The chairman of the U.S. bishops’ Committee on Migration criticized President Donald Trump’s executive memorandum to construct a wall along the U.S.-Mexico border, saying it would “put immigrant lives needlessly in harm’s way.”
Bishop Joe S. Vasquez of Austin, Texas, chairman of the U.S. bishops’
Committee on Migration, also criticized Trump’s memorandum on a surge
in immigrant detention and deportation forces, saying it would “tear
families apart and spark fear and panic in communities.”
Trump signed the two executive memorandums on national security Jan. 25 during a visit to the Department of Homeland Security.
Earlier, White House press secretary Sean Spicer said the wall, a
cornerstone of Trump’s election campaign, would “stem the flow of drugs,
crime and illegal immigration” along the southern border. He also said
Trump’s top priority was the nation’s security.
But hours later, Bishop Vasquez issued a statement saying that
construction of the wall would “make migrants, especially vulnerable
women and children, more susceptible to traffickers and smugglers.
Additionally, the construction of such a wall destabilizes the many
vibrant and beautifully interconnected communities that live peacefully
along the border.
“Instead of building walls, at this time, my brother bishops and I
will continue to follow the example of Pope Francis. We will ‘look to
build bridges between people, bridges that allow us to break down the
walls of exclusion and exploitation.'”
During a February 2016 visit to Mexico, Pope Francis traveled to the
U.S. border at Ciudad Juarez and pleaded for the plight of immigrants.
He said those who refuse to offer safe shelter and passage were bringing
about dishonor and self-destruction as their hearts hardened and they
“lost their sensitivity to pain.”
Bishop Vasquez said the bishops respected the government’s right to
control its borders and to ensure the safety of all Americans, but said,
“We do not believe that a large-scale escalation of immigrant detention
and intensive increased use of enforcement in immigrant communities is
the way to achieve those goals. Instead, we remain firm in our
commitment to comprehensive, compassionate, and common-sense reform.”
He said the new policies would “make it much more difficult for the
vulnerable to access protection in our country. Every day my brother
bishops and I witness the harmful effects of immigrant detention in our
ministries. We experience the pain of severed families that struggle to
maintain a semblance of normal family life. We see traumatized children
in our schools and in our churches. The policies announced today will
only further upend immigrant families.”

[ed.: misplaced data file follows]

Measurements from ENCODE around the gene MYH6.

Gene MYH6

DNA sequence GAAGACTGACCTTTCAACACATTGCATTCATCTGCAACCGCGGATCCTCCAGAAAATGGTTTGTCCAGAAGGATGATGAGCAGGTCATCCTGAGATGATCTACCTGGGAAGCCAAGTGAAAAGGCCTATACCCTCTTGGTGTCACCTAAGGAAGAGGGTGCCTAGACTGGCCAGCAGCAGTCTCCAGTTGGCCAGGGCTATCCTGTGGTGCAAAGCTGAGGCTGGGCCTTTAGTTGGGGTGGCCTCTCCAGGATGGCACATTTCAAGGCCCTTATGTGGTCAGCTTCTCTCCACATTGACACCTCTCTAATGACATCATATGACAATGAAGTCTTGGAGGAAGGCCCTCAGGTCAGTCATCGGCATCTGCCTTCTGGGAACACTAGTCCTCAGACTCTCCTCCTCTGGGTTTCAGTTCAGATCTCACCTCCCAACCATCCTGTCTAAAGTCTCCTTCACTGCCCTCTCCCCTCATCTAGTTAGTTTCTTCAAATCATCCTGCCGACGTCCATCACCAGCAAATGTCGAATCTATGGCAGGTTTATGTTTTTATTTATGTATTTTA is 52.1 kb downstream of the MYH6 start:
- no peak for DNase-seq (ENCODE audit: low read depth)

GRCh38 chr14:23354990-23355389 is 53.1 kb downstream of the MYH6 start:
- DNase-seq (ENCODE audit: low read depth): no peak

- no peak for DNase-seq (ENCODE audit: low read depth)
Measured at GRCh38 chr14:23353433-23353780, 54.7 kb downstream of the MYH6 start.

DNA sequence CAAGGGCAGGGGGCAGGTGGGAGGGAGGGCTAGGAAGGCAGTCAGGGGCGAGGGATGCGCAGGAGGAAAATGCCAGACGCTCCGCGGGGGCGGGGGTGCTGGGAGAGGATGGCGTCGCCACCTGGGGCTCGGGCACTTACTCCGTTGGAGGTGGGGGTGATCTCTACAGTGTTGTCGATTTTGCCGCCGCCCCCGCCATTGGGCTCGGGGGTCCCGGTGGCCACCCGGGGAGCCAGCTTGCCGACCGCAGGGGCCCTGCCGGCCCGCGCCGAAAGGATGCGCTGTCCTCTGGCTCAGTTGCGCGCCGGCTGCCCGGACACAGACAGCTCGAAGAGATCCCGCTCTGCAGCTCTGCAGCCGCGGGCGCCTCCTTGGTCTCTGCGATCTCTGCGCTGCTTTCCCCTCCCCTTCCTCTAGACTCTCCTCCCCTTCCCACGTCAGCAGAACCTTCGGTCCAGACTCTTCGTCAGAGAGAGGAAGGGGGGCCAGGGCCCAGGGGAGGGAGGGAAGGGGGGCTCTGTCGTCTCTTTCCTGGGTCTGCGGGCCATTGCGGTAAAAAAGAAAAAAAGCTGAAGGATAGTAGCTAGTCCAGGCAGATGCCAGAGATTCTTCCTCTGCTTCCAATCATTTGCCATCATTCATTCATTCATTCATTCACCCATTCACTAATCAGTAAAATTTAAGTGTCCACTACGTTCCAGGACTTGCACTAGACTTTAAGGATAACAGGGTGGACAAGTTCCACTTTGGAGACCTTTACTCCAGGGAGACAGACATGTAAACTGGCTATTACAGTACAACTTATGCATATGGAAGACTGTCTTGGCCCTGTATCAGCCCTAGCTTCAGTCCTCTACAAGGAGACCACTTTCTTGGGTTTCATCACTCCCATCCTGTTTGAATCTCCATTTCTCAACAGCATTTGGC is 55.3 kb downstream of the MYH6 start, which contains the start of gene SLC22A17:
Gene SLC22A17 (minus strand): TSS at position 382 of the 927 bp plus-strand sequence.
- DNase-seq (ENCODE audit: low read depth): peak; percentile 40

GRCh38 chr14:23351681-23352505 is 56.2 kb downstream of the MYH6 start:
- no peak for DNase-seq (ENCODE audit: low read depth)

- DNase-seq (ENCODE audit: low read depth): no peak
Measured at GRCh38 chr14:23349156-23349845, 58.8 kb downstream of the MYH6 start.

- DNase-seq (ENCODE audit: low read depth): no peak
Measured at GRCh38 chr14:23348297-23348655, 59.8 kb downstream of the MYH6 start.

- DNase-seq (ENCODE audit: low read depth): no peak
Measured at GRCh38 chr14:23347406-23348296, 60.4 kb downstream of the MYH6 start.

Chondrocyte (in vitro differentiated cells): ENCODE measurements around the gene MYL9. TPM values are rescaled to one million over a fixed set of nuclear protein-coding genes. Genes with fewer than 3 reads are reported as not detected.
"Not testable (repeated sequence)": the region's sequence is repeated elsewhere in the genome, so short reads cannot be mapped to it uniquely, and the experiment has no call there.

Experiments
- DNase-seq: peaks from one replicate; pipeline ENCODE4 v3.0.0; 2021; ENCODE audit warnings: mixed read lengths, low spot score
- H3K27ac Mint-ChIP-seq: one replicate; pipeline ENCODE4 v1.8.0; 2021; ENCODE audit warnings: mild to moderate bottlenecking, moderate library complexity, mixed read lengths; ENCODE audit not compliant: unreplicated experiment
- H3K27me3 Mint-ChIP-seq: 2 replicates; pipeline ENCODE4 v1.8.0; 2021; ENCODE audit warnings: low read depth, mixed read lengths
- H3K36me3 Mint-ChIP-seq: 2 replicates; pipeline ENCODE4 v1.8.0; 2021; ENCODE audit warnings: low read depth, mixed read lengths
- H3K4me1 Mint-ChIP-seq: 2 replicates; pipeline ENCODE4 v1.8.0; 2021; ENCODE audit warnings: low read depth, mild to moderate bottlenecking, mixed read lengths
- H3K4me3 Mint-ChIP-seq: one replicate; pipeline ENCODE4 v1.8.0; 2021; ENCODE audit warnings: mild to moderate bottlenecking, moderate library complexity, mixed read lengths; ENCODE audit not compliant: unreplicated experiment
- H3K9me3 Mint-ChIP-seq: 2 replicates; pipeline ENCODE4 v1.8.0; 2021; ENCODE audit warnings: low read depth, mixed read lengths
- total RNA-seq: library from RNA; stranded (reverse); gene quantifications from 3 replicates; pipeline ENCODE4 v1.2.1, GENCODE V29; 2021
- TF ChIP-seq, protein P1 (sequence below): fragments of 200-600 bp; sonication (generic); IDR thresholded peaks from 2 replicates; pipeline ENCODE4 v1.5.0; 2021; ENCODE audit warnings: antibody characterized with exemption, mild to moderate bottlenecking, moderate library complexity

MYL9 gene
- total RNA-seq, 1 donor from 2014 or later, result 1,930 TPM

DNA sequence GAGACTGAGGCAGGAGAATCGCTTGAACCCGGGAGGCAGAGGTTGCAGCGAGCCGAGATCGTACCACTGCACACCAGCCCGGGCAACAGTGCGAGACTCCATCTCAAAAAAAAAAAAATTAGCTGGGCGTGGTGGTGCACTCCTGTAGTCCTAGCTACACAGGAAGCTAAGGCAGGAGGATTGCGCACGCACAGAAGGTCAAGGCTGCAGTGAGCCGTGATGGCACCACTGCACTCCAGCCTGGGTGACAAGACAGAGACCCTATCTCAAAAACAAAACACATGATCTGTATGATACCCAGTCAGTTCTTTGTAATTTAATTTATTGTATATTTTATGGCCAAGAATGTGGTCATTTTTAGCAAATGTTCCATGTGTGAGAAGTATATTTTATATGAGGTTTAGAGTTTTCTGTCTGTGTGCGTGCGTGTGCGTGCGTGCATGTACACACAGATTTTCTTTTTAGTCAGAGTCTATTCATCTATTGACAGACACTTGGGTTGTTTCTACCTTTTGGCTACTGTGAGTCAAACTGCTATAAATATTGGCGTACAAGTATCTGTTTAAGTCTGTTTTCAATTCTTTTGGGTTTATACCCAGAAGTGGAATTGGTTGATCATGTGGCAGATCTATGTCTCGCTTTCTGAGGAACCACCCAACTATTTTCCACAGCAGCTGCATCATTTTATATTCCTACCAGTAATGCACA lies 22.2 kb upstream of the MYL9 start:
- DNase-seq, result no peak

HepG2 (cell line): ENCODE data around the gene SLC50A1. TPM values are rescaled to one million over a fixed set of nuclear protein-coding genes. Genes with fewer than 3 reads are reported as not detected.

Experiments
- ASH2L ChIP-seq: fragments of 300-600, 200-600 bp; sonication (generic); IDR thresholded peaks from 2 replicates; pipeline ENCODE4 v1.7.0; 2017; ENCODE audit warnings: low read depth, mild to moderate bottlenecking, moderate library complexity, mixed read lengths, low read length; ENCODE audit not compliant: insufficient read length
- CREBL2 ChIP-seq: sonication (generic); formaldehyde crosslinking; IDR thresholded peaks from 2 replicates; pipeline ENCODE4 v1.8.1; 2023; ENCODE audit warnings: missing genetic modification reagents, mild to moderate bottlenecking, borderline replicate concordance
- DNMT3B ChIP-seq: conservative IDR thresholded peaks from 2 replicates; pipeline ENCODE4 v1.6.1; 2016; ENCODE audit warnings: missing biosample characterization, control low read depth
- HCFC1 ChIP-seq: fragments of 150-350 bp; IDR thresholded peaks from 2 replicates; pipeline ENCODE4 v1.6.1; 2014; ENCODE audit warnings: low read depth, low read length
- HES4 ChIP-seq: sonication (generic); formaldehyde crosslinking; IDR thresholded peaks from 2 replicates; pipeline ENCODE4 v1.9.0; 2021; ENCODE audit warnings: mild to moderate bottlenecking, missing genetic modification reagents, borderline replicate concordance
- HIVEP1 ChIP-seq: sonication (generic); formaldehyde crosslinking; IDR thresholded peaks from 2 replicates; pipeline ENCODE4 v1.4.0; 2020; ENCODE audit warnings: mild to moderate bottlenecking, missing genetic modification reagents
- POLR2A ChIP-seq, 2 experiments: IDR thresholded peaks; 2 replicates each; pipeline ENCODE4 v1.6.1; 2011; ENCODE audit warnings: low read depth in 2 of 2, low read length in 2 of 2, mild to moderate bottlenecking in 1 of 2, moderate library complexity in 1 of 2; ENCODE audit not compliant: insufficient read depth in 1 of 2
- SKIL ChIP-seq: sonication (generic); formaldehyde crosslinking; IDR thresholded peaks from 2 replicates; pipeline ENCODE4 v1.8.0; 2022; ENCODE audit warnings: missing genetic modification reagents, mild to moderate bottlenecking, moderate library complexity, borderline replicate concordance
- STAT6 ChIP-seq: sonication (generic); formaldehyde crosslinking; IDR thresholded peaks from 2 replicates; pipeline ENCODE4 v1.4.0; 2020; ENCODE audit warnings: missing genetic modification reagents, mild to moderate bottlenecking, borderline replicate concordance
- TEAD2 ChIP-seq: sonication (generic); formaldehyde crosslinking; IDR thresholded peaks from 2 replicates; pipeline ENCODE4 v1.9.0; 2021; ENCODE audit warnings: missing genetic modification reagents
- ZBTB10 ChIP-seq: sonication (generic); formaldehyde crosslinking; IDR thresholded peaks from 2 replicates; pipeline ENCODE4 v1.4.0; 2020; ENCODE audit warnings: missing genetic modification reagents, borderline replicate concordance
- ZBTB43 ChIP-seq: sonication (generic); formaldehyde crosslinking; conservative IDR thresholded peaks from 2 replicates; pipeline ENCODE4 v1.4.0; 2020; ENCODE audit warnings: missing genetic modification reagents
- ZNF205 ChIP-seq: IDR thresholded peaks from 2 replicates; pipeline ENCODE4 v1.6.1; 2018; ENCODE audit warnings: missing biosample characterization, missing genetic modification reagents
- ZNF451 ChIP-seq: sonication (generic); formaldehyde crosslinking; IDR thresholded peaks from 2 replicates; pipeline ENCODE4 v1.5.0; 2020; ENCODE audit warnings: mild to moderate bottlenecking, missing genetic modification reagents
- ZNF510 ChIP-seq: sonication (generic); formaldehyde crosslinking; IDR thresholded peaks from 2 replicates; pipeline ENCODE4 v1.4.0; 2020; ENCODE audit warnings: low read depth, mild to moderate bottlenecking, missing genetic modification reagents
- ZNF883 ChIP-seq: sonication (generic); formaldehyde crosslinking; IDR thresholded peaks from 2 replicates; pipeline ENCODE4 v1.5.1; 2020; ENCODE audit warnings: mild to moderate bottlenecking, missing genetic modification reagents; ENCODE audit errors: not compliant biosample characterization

“We will continue to support and stand in solidarity with immigrant
families. We remind our communities and our nation that these families
have intrinsic value as children of God. And to all those impacted by
today’s decision, we are here to walk with you and accompany you on this
journey,” Bishop Vasquez said.
At the Jan. 25 White House briefing, Spicer reiterated that Mexico
would end up paying for construction of the wall. He said Trump would
work with Congress on finding money to pay for the construction, noting,
“there are a lot of funding mechanisms that can be used.”
Trump’s second executive memorandum also directed John F. Kelly,
secretary of homeland security, to look at how federal funding streams
can be cut for cities and states that illegally harbor immigrants.
Spicer said the so-called “sanctuary cities” create a problem for
“You have American people out there working” and their tax funds are sent to places that do not enforce the law, he said.
The executive memorandums did not address the issue of DACA, the
Deferred Action for Childhood Arrivals program, nor did they discuss
emigration from the Middle East, which Spicer said would be addressed
later in the week.
In 2006, President George W. Bush signed the Secure Fence Act, which
authorized several hundred miles of fencing along the 2,000-mile U.S.
frontier with Mexico. The Associated Press reported that legislation led
to the construction of about 700 miles of various kinds of fencing
designed to block both vehicles and pedestrians, primarily in Texas, New
Mexico, Arizona and California. It said the final sections were
completed after President Barack Obama took office in 2009.
AP reported that a 1970 treaty with Mexico requires that structures
along the border cannot disrupt the flow of rivers that define the
U.S.-Mexican border along Texas and 24 miles in Arizona.
The bishops of Arizona, which includes 389 miles of border with
Mexico, reiterated their call for comprehensive immigration reform.
They said their “hearts and prayers go out to refugee families who
have faced terrible violence and lost their own homes and now need a new
place to live.”
“Focusing on building a new border wall has the potential to take us
away from these important considerations that impact vulnerable families
and will ultimately be useless. Pope Francis has called for bridges,
not walls, between people,” the four bishops said in a statement.
In a blog, Cardinal Daniel N. DiNardo of Galveston-Houston reiterated
the migration commission concerns about the border wall and an increase
in deportations and detentions.
“The Archdiocese of Galveston-Houston is committed to an immigration
policy that protects human rights, dignity and the homeland at the same
time,” he added.